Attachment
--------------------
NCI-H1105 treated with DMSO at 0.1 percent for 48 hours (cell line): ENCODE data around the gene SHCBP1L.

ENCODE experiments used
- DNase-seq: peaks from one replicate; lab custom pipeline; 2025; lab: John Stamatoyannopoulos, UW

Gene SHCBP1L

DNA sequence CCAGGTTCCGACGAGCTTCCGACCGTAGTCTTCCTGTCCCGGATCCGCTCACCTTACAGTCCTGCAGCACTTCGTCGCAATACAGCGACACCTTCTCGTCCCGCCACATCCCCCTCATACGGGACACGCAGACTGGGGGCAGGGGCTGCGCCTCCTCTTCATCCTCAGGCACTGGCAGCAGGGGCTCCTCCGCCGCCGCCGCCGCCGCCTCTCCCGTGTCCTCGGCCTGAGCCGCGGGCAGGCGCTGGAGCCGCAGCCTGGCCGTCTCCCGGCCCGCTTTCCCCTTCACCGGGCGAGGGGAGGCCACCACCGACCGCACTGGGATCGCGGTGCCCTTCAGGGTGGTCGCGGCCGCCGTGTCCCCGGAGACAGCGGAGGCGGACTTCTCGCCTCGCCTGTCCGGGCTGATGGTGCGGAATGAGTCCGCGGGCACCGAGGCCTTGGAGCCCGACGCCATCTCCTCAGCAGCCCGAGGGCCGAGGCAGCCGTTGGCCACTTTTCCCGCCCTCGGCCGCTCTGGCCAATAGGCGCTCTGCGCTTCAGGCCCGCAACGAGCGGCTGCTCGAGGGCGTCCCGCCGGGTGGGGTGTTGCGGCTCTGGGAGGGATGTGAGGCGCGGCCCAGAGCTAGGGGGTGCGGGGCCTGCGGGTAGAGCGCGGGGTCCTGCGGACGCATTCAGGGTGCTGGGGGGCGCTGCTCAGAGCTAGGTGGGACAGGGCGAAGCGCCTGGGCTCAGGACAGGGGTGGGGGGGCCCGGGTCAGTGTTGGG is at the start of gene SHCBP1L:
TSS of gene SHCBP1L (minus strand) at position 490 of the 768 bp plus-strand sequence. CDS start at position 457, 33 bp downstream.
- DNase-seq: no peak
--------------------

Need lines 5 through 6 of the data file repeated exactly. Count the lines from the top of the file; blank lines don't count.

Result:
DNA sequence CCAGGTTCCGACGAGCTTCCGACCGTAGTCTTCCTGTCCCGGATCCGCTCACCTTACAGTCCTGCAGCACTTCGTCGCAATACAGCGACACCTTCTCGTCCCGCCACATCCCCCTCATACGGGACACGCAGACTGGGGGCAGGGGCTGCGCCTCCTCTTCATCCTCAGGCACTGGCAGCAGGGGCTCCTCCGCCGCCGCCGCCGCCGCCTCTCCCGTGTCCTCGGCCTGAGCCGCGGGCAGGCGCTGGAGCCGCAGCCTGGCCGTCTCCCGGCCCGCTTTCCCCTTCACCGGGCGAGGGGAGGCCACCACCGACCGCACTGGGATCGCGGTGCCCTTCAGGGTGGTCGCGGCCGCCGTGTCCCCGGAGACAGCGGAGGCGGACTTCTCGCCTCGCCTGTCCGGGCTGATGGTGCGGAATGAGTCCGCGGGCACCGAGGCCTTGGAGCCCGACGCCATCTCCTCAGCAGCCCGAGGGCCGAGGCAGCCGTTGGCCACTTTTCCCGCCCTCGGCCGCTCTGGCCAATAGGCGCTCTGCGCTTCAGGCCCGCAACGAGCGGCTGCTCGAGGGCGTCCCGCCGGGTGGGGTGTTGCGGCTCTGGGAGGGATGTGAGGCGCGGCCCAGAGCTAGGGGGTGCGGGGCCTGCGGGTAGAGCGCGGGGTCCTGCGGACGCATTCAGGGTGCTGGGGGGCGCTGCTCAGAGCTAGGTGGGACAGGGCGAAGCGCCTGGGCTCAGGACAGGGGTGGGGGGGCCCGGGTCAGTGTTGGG is at the start of gene SHCBP1L:
TSS of gene SHCBP1L (minus strand) at position 490 of the 768 bp plus-strand sequence. CDS start at position 457, 33 bp downstream.